There is a lot of information out there about why marriages fail. A quick search of the internet turns up articles on how communication is the key to marital success. I don’t buy it, and neither should you. Communication is important, but what many don’t realize is that we are always communicating. In fact, you cannot NOT communicate. Everything you do communicates something. Whether you communicated what you intended is another story. Tony Robbins explains it best when he says “communication is defined by the response you get.”
Communication is not the reason marriages fail. Neither are money problems, health problems, affairs, addictions, or even a previous history of divorce. The number reason that marriages fail is DIVORCE. It’s the decision to end the commitment. In other words, the reason that marriages fail is lack of commitment.
Commitment is the willingness to uphold the sanctity and well-being of the marriage. This means that married couples will look not only to their own interests but also to their spouse’s best interests. It means you will be there for your partner when they need you the most. It means you will be aware of your spouse and care about them. Someone once said that healthy families all look the same, but dysfunctional families come in all varieties. In the same way, healthy marriages all have one thing in common: They have an ironclad commitment. Dysfunctional marriages have commitment problems that can come in a variety of forms. For instance, a wife may go to her parents for emotional support more than her husband – that’s a commitment problem. A husband may clear his schedule for golf or hunting but can’t find time to spend with his wife and family – is that commitment problem? I’d say yes it is. A wife might stay up late chatting with other guys online rather than going to bed with her husband – is that commitment? Maybe a man has been hurt in a previous marriage and never really let his guard down with his current wife – is that commitment?
It takes both people committing to the marriage for it to last a lifetime. If you think of commitment as a chain, it’s only as strong as the weakest link. The weakest link in a marriage is the one who cares the least about it. Is the person who files the divorce papers the “weakest link?” To answer yes is to oversimplify a complex issue. Sometimes the person who instigates the legal divorce is merely taking steps to protect themselves from the spouse who truly lacks commitment. There is a need to “guard the good” within the individual. To continue otherwise might be harmful. This only becomes an issue when someone has a low commitment to the marriage.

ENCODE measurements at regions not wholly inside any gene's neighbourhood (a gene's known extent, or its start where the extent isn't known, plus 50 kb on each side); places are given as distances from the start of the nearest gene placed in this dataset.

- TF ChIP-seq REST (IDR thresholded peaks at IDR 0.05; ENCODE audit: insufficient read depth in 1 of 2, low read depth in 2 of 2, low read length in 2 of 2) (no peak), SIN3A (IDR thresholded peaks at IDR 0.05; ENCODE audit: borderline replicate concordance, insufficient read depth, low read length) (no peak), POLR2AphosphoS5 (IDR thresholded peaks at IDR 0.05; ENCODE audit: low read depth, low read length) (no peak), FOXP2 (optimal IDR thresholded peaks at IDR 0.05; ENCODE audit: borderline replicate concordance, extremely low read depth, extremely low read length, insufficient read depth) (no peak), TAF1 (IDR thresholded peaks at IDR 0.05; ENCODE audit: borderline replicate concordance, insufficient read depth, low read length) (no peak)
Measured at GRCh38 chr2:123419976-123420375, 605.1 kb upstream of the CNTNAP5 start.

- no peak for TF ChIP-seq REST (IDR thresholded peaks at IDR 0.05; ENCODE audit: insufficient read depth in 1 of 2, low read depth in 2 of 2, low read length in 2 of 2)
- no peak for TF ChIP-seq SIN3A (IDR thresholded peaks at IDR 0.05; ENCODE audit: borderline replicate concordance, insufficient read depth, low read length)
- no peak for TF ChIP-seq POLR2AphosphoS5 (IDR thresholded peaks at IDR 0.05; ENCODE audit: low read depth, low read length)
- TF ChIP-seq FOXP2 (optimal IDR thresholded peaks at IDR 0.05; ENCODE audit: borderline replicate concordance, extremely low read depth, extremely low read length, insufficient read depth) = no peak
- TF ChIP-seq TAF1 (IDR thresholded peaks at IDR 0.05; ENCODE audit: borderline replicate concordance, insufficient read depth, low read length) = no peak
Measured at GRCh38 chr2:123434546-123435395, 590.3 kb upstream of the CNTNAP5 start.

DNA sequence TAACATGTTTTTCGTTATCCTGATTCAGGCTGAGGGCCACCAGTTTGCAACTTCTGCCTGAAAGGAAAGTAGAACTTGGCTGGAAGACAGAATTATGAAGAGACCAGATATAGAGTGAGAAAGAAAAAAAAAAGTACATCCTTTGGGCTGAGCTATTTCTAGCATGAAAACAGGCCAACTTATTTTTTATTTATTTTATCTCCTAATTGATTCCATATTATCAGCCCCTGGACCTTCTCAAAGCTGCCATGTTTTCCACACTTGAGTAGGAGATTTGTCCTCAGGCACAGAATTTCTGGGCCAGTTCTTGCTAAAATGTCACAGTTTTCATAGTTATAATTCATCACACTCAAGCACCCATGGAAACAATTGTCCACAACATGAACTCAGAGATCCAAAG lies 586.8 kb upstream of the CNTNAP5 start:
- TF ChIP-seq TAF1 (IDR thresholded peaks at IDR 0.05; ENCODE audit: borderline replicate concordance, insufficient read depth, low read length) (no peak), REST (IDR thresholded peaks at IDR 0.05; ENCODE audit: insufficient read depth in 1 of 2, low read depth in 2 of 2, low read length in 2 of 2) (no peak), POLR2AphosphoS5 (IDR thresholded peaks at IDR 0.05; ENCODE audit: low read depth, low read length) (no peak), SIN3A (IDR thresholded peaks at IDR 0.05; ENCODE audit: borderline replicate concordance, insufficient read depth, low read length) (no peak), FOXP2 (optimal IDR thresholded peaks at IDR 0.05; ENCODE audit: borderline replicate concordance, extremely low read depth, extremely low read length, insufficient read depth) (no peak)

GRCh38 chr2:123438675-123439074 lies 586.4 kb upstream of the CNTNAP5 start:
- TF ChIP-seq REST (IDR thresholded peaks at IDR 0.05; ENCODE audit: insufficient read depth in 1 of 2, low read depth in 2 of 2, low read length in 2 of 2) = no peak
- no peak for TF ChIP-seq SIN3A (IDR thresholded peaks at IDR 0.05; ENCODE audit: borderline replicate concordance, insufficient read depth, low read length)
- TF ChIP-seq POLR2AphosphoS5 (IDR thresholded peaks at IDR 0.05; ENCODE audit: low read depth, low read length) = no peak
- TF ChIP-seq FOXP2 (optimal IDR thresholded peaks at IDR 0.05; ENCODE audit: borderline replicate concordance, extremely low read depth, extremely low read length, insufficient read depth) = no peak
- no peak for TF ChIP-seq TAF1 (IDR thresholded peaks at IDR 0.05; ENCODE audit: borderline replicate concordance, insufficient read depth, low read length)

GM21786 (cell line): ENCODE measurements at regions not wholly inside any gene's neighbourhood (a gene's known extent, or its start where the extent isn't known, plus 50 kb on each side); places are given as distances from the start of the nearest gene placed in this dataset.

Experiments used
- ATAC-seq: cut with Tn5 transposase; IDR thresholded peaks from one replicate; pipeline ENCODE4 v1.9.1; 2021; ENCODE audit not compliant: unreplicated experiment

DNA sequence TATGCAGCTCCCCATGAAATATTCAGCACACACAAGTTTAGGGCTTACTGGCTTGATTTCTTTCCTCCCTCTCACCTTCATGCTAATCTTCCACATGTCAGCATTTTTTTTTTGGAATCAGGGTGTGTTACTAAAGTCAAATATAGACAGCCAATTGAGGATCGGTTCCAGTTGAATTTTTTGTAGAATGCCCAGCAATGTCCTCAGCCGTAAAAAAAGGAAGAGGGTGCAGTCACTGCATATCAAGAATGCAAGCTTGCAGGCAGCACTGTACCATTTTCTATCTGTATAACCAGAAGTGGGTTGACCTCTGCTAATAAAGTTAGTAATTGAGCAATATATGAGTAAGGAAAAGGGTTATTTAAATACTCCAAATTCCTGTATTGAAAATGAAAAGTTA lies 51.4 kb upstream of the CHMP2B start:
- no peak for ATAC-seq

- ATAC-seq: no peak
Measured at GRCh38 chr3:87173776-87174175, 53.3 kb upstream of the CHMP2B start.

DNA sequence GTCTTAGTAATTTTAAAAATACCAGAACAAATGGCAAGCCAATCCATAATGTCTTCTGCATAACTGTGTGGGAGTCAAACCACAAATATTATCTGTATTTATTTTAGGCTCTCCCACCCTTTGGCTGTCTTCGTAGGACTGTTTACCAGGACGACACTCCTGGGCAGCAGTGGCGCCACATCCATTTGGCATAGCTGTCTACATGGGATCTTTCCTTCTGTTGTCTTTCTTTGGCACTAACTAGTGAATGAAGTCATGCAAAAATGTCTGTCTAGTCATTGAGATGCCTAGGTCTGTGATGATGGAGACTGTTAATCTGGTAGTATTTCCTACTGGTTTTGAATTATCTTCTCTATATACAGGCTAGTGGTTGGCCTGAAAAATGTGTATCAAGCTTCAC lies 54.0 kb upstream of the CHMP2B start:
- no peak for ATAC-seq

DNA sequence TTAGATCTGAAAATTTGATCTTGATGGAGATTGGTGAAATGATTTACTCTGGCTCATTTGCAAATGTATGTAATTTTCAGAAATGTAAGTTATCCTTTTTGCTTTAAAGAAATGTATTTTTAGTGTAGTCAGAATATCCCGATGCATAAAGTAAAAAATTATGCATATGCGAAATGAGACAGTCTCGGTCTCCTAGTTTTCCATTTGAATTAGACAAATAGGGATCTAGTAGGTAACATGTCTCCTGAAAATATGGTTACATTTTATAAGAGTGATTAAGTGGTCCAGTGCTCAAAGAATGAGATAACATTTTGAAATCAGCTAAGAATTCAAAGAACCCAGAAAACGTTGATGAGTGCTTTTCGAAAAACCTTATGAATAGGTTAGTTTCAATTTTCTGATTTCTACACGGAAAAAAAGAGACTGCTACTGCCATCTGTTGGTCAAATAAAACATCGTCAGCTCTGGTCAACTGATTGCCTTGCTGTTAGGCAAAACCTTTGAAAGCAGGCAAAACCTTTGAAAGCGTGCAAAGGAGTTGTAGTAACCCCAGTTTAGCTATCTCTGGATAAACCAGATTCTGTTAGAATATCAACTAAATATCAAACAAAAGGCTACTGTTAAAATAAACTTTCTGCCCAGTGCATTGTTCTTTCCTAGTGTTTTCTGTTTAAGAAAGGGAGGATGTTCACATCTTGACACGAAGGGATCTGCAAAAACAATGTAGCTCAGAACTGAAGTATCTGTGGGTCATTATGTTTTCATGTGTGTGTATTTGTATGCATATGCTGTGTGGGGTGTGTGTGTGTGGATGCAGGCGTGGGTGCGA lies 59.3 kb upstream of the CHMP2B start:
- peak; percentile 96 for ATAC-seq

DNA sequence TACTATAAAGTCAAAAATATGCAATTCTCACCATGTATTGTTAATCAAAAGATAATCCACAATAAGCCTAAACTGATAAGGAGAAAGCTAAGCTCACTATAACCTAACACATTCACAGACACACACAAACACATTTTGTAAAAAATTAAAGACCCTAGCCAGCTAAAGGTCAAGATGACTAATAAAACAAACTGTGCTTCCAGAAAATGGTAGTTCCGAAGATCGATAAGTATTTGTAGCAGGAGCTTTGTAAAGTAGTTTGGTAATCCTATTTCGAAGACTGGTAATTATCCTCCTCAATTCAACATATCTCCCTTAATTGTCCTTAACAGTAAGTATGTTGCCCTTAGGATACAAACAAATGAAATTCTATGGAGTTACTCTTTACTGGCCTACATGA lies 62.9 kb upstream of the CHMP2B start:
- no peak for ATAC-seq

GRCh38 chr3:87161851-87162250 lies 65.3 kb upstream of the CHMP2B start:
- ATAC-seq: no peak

James Phineas McBride (whoever that is) is quoted as saying “When we got married I told my wife ‘If you leave me, I’m going with you.’ And she never did.” Personally, I have confidence that my wife will never leave me. Do you know how comforting that is? That is the trust that comes with commitment. That is safety and security, and it allows me to be myself. It’s the commitment in a marriage gives both people space to breathe and “just be.” Does this mean that I can just do whatever I want whether my wife likes it or not? Are you crazy? That is the opposite of commitment, and endangers the safety of the marriage. That is the lack of commitment on my part that can result in my wife “guarding the good” within herself, which will result in her pulling away. That kind of blatant disregard for a spouse is a lack of commitment that may drive them to separation or divorce.
Being committed not only means looking out for the mutual interests of both partners. It also means that you must be able to forgive. There are times when your spouse will let you down and hurt you. If you are committed to the marriage, you must ultimately let go of resentment. This doesn’t mean you let them hurt you repeatedly as you must “guard the good” within you for your own personal survival. It does mean that you will not hold their sins against them and let it get in the way of your commitment. In conclusion, I leave you with this very fitting quote:
“I didn’t marry you because you were perfect. I didn’t even marry you because I loved you. I married you because you
gave me a promise. That promise made up for your faults.
And the promise I gave you made up for mine. Two imperfect
people got married and it was the promise that made the marriage.
And when our children were growing up, it wasn’t a house that
protected them; and it wasn’t our love that protected them – it was that
By Thornton Wilder, from the play “The Skin of Our Teeth”